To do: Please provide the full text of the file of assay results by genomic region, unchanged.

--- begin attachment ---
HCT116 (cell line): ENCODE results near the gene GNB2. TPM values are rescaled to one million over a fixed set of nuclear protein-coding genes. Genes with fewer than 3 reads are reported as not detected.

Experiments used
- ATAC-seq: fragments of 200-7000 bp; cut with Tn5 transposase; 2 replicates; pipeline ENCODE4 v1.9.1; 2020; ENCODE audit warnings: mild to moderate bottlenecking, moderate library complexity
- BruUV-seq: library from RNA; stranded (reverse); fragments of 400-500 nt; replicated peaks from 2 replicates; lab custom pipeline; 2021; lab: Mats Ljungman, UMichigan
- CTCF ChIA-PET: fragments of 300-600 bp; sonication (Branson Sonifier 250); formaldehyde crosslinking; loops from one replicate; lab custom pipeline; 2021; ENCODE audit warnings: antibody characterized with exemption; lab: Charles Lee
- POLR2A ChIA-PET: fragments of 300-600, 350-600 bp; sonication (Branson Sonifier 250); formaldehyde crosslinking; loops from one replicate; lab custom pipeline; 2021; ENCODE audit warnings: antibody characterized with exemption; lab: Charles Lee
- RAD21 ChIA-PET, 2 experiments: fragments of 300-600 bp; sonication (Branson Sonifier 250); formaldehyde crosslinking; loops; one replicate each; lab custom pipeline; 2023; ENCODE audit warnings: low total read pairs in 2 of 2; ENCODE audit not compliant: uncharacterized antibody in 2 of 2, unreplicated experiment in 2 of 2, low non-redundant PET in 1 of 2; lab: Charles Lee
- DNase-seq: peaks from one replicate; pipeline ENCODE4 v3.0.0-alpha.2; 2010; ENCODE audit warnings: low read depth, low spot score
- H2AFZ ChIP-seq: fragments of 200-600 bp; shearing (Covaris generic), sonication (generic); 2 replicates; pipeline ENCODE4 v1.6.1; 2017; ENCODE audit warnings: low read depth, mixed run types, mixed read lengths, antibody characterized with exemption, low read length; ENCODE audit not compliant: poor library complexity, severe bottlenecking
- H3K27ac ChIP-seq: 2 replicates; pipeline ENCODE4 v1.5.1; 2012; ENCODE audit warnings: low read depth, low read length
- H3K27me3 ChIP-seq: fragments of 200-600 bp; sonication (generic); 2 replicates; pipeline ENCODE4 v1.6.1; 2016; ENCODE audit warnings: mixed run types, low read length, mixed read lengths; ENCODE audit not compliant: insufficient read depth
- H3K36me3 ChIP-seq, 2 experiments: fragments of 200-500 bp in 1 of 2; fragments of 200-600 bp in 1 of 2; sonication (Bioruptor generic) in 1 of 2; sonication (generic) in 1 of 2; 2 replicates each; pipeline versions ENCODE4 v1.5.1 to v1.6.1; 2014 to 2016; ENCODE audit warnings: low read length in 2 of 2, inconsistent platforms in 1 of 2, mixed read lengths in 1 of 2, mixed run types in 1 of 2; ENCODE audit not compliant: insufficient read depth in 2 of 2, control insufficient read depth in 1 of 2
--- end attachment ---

HCT116 (cell line): ENCODE results near the gene GNB2. TPM values are rescaled to one million over a fixed set of nuclear protein-coding genes. Genes with fewer than 3 reads are reported as not detected.

Experiments used
- ATAC-seq: fragments of 200-7000 bp; cut with Tn5 transposase; 2 replicates; pipeline ENCODE4 v1.9.1; 2020; ENCODE audit warnings: mild to moderate bottlenecking, moderate library complexity
- BruUV-seq: library from RNA; stranded (reverse); fragments of 400-500 nt; replicated peaks from 2 replicates; lab custom pipeline; 2021; lab: Mats Ljungman, UMichigan
- CTCF ChIA-PET: fragments of 300-600 bp; sonication (Branson Sonifier 250); formaldehyde crosslinking; loops from one replicate; lab custom pipeline; 2021; ENCODE audit warnings: antibody characterized with exemption; lab: Charles Lee
- POLR2A ChIA-PET: fragments of 300-600, 350-600 bp; sonication (Branson Sonifier 250); formaldehyde crosslinking; loops from one replicate; lab custom pipeline; 2021; ENCODE audit warnings: antibody characterized with exemption; lab: Charles Lee
- RAD21 ChIA-PET, 2 experiments: fragments of 300-600 bp; sonication (Branson Sonifier 250); formaldehyde crosslinking; loops; one replicate each; lab custom pipeline; 2023; ENCODE audit warnings: low total read pairs in 2 of 2; ENCODE audit not compliant: uncharacterized antibody in 2 of 2, unreplicated experiment in 2 of 2, low non-redundant PET in 1 of 2; lab: Charles Lee
- DNase-seq: peaks from one replicate; pipeline ENCODE4 v3.0.0-alpha.2; 2010; ENCODE audit warnings: low read depth, low spot score
- H2AFZ ChIP-seq: fragments of 200-600 bp; shearing (Covaris generic), sonication (generic); 2 replicates; pipeline ENCODE4 v1.6.1; 2017; ENCODE audit warnings: low read depth, mixed run types, mixed read lengths, antibody characterized with exemption, low read length; ENCODE audit not compliant: poor library complexity, severe bottlenecking
- H3K27ac ChIP-seq: 2 replicates; pipeline ENCODE4 v1.5.1; 2012; ENCODE audit warnings: low read depth, low read length
- H3K27me3 ChIP-seq: fragments of 200-600 bp; sonication (generic); 2 replicates; pipeline ENCODE4 v1.6.1; 2016; ENCODE audit warnings: mixed run types, low read length, mixed read lengths; ENCODE audit not compliant: insufficient read depth
- H3K36me3 ChIP-seq, 2 experiments: fragments of 200-500 bp in 1 of 2; fragments of 200-600 bp in 1 of 2; sonication (Bioruptor generic) in 1 of 2; sonication (generic) in 1 of 2; 2 replicates each; pipeline versions ENCODE4 v1.5.1 to v1.6.1; 2014 to 2016; ENCODE audit warnings: low read length in 2 of 2, inconsistent platforms in 1 of 2, mixed read lengths in 1 of 2, mixed run types in 1 of 2; ENCODE audit not compliant: insufficient read depth in 2 of 2, control insufficient read depth in 1 of 2